L.A. life coach gets crafty with beer | Crain's Los Angeles

L.A. life coach gets crafty with beer

  •  Lilit at her mobile beer bar. | Photo Courtesy of Draft in Style.

    Lilit at her mobile beer bar. | Photo Courtesy of Draft in Style.

  • Draft in Style brought beer education to a downtown Los Angeles coworking space earlier this summer. | Photo Courtesy: DTLA Rendezvous Instagram

    Draft in Style brought beer education to a downtown Los Angeles coworking space earlier this summer. | Photo Courtesy: DTLA Rendezvous Instagram

Lilit Barsegyan is a life coach of Armenian descent. That means she believes in following ideas through, and she’s been to plenty of weddings without beer.
 
The long tables in the banquet halls traditionally used for Armenian events offer ubiquitous hard liquor and red wine - which don’t need to be refrigerated - but no craft brews.  There is no place to tap a good chilled beer, let alone pour with flair. To Barsegyan, that’s a travesty.

She found from casual conversation in her own life that few people know about beer, even though it’s a growing business sector. Nationwide, there are over 4000 breweries, according to Washington D.C.-based trade group the Beer Institute.

Last fall she had been cheering her life coaching clients on, with her own business ideas on hold. 

“I was so inspired by telling my clients ‘Find your passion! Find your passion!’ I thought, why not now? I’m telling other people to jump and I’m a hypocrite if I don’t do it myself,” Barsegyan said.
 
She decided there must be a way to share a stylish beer experience with the world, especially with the growth of trendy beer spots around Los Angeles.
 
With the growth so great, Barsegyan risked entering a saturated market.

The Los Angeles area now has 92 breweries according to data from the California Craft Brewers Association.

But Barsegyan found that the competition actually welcomed her and her company, Draft in Style. In January at the L.A. Beer and Food Festival, she found a friendly atmosphere. She learned she could find a real niche in the wedding market, and Googled “beer bride” to discover a bridal expo soon thereafter.

While there, some BevMo! wedding coordinators spotted her handmade bar in her booth at the expo and pushed her to school their clueless customers. “We just need someone like you to refer [customers] to because people come and get kegs from us and they have no idea what to do with it,” they told Barsegyan.

Barsegyan remembers they lamented that even at high-priced wedding receptions, the beer “literally looks like what you see at a frat party.”

By helping customers choose wisely, she stimulates business for not just BevMo! but the ever-proliferating craft breweries around town. Though some locations have tap rooms attached, giving them an opportunity to serve and educate, many just make the beer, and have no bridge between manufacturer and interested but uneducated customers.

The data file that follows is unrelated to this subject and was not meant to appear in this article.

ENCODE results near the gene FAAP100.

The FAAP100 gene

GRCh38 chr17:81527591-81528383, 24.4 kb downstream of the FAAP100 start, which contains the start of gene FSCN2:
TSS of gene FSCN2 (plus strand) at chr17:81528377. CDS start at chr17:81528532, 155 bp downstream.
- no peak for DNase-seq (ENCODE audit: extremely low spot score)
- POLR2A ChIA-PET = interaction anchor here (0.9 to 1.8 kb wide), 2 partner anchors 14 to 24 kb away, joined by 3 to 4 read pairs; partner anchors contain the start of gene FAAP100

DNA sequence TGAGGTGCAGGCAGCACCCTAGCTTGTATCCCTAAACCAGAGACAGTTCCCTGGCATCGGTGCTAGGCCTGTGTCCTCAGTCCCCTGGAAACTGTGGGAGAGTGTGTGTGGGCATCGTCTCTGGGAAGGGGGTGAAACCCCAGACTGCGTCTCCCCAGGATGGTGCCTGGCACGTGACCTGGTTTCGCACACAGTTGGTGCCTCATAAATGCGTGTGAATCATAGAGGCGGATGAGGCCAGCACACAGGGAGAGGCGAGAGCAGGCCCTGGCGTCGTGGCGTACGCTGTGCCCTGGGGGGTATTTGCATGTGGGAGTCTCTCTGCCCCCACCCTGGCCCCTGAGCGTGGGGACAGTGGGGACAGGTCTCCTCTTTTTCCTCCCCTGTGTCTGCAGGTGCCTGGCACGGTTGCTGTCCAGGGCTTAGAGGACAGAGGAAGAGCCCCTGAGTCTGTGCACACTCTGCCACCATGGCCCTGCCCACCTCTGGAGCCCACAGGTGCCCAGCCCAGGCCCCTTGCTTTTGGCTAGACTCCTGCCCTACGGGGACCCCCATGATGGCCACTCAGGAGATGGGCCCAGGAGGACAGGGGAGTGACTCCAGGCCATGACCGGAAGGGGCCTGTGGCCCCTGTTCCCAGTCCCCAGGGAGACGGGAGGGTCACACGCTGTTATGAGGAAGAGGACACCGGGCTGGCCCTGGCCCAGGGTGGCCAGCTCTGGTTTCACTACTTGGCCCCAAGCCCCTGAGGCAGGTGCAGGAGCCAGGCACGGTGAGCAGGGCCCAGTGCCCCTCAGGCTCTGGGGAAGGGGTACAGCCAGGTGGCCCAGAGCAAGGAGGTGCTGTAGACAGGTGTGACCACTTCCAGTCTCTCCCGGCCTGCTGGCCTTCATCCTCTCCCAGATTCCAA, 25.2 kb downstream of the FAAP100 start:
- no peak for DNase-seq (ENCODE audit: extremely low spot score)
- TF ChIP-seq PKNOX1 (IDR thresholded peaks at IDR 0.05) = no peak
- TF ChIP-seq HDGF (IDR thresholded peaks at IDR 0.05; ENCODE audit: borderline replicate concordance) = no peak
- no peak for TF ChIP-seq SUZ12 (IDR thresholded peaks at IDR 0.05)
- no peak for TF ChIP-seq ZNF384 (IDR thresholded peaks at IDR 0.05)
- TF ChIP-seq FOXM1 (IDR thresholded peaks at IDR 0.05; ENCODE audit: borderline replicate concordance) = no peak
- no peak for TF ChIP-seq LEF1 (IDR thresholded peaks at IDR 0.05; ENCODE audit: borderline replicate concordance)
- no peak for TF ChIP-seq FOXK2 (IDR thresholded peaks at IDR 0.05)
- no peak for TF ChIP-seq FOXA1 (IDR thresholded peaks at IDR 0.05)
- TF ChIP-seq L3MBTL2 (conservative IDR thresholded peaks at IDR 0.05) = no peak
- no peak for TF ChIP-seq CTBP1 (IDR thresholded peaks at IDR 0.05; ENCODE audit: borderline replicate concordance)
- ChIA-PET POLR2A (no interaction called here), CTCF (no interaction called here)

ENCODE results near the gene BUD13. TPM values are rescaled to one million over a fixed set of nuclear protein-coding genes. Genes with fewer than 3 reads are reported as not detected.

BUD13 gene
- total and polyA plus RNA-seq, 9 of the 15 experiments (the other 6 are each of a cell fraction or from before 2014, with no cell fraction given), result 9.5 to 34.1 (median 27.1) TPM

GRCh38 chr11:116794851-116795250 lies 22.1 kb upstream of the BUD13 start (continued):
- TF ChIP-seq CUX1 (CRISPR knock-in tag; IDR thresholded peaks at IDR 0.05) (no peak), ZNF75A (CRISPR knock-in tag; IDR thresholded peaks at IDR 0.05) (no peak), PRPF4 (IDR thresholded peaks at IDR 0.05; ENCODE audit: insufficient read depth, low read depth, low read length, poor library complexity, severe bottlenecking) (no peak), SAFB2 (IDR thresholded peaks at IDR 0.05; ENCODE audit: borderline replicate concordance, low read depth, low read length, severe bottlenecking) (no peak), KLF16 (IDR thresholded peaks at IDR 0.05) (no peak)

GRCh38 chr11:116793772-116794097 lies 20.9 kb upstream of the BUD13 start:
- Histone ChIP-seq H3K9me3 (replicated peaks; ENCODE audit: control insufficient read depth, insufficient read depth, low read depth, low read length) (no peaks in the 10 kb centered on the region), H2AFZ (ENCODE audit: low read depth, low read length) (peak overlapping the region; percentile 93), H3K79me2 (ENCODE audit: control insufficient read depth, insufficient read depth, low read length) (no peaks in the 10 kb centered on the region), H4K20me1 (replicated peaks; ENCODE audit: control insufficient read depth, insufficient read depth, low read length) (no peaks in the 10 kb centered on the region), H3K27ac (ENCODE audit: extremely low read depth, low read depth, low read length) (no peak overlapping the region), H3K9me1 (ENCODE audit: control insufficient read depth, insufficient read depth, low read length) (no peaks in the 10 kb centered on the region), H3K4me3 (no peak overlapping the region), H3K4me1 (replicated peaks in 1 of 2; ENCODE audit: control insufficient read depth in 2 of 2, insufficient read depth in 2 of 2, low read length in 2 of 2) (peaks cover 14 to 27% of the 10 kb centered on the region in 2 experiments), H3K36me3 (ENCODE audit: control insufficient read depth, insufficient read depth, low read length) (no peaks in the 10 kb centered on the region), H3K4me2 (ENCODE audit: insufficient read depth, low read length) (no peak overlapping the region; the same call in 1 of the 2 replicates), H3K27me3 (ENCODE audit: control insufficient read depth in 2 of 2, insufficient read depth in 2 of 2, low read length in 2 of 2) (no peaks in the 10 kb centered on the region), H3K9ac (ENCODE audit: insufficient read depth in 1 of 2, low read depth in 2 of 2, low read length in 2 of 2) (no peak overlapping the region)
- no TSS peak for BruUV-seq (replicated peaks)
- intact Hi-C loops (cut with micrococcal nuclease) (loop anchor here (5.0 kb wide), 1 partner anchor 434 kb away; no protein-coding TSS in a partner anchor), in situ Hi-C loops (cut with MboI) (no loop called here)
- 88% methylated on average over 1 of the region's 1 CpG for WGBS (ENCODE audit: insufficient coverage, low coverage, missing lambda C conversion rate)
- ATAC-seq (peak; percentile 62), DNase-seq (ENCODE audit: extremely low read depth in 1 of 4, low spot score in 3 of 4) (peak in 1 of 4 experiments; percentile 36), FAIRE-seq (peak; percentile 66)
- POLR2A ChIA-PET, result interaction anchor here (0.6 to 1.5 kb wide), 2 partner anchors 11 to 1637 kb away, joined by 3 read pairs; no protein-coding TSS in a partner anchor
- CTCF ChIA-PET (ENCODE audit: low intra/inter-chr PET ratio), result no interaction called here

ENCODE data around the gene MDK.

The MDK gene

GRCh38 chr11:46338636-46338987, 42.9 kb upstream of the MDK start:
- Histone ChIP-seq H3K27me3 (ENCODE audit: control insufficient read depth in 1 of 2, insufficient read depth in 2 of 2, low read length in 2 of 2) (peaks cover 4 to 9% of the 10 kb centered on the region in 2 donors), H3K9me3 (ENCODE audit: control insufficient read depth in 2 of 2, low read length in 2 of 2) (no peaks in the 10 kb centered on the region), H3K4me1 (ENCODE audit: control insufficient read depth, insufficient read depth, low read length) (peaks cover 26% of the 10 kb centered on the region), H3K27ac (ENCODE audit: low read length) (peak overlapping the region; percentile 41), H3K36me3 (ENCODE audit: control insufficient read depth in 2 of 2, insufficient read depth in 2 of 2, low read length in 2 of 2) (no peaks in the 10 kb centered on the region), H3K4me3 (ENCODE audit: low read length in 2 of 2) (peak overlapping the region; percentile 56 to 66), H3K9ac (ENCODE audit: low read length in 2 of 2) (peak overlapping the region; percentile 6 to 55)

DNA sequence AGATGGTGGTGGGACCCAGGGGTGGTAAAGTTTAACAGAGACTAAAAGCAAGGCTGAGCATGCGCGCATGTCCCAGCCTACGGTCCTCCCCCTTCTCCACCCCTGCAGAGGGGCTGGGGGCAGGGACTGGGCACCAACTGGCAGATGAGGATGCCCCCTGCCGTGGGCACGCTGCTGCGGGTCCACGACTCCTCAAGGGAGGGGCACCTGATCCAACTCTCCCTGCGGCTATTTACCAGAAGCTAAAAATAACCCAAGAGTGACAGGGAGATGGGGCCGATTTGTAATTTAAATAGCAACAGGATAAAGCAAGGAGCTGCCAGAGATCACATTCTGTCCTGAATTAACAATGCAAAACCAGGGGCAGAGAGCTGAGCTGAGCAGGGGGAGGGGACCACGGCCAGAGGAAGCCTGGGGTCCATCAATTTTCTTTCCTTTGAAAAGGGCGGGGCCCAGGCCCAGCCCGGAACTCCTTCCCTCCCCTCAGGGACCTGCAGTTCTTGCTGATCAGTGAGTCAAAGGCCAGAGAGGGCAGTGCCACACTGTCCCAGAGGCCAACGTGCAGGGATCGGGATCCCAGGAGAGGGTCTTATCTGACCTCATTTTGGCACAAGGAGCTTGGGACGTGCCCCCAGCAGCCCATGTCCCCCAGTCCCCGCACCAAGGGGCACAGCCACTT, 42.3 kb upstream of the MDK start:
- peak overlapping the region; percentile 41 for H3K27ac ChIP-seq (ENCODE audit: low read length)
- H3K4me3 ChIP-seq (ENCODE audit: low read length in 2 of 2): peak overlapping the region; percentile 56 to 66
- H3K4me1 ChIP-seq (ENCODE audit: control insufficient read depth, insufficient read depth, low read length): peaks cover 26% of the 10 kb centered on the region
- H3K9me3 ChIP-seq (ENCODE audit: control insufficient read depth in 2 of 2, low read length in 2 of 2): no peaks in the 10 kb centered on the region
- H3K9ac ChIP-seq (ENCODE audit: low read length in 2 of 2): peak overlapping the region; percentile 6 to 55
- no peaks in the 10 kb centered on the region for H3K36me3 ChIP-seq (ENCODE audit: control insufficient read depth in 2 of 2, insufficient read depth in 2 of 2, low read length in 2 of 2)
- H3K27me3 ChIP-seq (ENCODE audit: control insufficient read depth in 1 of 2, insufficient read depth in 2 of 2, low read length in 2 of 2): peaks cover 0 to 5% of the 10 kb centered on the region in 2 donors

Vic Chouchanian of the two-year-old San Fernando Brewing Company  teaches a craft brewing class at UCLA Extension. Barsegyan was his student this past spring.

“I think what Lilit is doing is great,” Chouchanian said in a recent phone interview. “She really breaks down [the barriers in] the way beer is seen, taking it from a casual drink to an elegant drink,” Chouchanian said.

Barsegyan’s beer bar is a mini event within an event, that allows her to educate foodies who otherwise think only of wine for chic mingling or meal pairings.
 
Barsegyan also has an advantage over Chouchanian and other cordial competition in the local brewing community: no rent. She didn’t specifically avoid going brick and mortar, but it happened that way. And because she’s just the connection between brewers and customers, she doesn’t need a liquor license, skipping one more expense and operational headache.
 
Primarily focused on events, she will pop up anywhere to get people started on beer appreciation. A downtown WeWork hosted a class in June, where she found students thirsty for even basic knowledge. “No one knows [the] difference between lager and ale,” Barsegyan said.
 
She also finds women at wedding receptions who are interested to learn about beer in advance of a girls’ night out at the local brewery. “It’s very intimidating for a lot of women,” Barsegyan said of the male-dominated tap rooms and gastropubs in Los Angeles.

She continues to grow her Draft in Style business with a survey on her website and by visiting breweries to check out offerings and leaving a card behind.

Barsegyan still works as a life coach, but sees Draft in Style as an inherited venture, of sorts. She just recently learned from a visiting aunt that her grandfather insisted on a keg of beer at an otherwise very traditional wedding. Barsegyan laughed, “I guess it’s in my genes or something.”

 

Editor's note: This article was changed on August 16, 2017 to correct an earlier version of this story that stated Barsegyan met BevMo!'s wedding coordinators at the L.A. Beer and Food Festival; she met them at a bridal expo. 

August 14, 2017 - 5:39pm